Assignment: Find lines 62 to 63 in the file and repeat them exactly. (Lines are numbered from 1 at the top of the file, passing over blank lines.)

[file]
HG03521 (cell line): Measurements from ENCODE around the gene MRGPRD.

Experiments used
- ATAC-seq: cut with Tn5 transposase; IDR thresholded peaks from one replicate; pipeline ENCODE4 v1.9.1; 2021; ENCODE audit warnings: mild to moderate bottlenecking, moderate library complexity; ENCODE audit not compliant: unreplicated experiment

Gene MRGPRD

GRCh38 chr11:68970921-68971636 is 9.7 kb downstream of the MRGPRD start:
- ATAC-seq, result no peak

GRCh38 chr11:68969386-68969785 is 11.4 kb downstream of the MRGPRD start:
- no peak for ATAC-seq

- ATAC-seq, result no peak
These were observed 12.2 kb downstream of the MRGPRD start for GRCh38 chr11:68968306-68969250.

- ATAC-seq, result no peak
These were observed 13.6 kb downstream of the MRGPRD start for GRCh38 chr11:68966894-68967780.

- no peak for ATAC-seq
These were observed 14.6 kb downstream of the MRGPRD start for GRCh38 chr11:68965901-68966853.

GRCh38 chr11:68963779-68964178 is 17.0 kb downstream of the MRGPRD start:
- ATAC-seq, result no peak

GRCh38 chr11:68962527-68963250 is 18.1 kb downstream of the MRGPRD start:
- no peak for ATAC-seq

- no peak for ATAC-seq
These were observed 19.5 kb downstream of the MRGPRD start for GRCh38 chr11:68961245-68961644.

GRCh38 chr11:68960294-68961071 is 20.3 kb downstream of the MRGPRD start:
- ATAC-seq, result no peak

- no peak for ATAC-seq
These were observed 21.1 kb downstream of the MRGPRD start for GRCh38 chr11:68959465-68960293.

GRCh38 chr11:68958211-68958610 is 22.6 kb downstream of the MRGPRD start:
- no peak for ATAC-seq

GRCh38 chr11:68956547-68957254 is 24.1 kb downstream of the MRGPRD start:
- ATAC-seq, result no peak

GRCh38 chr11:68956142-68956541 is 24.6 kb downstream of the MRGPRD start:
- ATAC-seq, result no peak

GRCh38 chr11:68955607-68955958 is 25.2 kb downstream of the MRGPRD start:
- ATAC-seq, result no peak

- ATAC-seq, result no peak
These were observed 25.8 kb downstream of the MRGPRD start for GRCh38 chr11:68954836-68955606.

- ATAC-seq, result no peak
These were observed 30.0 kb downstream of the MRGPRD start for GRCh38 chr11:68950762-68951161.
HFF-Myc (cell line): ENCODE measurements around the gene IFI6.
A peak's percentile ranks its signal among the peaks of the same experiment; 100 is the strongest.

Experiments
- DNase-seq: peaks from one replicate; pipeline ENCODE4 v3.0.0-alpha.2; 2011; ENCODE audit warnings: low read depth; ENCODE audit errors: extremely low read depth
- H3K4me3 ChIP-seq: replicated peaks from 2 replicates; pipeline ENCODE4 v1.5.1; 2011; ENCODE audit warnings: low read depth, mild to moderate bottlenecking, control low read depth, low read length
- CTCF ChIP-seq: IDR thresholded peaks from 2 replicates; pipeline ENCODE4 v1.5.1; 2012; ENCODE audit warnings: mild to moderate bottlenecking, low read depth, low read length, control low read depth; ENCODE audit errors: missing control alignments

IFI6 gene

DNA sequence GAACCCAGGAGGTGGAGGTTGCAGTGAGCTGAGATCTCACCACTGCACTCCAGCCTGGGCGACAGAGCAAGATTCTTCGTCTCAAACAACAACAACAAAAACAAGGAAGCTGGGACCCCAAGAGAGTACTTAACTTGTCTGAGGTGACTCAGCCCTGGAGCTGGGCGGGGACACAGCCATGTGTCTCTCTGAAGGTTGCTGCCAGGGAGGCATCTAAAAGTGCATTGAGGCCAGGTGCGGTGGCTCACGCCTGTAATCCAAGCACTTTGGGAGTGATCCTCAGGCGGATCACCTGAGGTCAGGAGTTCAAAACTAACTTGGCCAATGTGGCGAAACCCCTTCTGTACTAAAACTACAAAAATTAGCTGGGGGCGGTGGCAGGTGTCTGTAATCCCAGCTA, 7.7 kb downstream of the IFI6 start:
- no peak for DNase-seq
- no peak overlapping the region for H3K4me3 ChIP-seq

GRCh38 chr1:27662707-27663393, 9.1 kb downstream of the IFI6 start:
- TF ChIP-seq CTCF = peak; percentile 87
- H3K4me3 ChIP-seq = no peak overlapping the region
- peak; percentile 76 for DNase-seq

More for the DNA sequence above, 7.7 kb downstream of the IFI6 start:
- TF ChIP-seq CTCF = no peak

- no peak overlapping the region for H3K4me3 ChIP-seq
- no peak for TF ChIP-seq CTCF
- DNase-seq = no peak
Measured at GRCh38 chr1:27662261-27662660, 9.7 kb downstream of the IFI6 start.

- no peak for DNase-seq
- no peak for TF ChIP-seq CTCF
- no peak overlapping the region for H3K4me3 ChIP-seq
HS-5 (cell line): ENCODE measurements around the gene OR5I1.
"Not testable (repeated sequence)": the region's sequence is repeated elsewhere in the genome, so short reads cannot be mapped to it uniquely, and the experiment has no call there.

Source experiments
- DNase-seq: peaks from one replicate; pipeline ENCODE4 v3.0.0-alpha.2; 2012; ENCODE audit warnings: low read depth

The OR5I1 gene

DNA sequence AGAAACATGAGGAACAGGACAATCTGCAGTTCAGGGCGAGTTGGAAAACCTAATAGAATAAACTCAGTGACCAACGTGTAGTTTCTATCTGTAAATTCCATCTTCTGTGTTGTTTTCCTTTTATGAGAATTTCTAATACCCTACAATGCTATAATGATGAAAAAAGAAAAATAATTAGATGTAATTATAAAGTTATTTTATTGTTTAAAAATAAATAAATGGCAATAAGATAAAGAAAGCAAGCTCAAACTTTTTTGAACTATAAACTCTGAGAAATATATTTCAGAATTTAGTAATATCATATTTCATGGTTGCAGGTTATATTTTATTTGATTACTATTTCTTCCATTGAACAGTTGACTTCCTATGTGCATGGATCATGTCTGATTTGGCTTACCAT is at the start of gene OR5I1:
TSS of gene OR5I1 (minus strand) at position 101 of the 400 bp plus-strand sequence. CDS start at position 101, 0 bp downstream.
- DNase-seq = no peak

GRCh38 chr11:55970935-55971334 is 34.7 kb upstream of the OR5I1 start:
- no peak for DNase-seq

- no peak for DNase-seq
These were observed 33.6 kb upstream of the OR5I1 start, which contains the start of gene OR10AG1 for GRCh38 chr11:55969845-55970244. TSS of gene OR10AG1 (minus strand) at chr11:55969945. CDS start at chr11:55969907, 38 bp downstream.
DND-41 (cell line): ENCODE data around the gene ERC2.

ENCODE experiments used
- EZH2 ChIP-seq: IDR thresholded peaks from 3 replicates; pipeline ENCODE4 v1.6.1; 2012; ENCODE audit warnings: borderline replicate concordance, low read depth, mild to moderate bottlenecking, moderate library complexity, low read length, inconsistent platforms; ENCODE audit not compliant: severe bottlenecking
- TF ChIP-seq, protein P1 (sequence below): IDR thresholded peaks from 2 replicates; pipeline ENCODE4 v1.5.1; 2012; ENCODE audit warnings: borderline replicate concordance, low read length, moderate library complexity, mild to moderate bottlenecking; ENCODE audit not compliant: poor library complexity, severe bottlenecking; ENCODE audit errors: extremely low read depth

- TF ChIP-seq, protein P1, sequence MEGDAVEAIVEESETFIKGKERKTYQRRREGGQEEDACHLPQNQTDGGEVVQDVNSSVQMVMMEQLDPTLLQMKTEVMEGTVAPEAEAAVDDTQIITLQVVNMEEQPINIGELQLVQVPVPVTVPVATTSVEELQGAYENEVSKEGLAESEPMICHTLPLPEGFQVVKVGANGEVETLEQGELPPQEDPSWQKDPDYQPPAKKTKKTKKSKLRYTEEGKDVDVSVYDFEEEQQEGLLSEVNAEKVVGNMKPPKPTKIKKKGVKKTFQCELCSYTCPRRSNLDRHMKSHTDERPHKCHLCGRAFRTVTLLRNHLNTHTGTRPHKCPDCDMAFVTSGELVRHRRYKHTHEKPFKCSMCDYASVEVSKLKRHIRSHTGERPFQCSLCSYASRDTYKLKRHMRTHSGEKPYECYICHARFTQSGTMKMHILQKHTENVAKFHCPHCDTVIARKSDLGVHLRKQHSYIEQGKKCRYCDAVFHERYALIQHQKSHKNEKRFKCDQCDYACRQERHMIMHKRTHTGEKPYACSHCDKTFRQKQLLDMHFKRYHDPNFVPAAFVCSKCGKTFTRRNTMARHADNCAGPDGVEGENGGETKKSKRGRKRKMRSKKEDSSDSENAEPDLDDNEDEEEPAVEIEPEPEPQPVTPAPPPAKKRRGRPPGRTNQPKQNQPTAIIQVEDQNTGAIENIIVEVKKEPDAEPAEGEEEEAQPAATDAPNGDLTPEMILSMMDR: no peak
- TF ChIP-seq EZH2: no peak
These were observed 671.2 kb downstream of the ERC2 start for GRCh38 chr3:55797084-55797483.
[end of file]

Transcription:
Source experiments
- DNase-seq: peaks from one replicate; pipeline ENCODE4 v3.0.0-alpha.2; 2012; ENCODE audit warnings: low read depth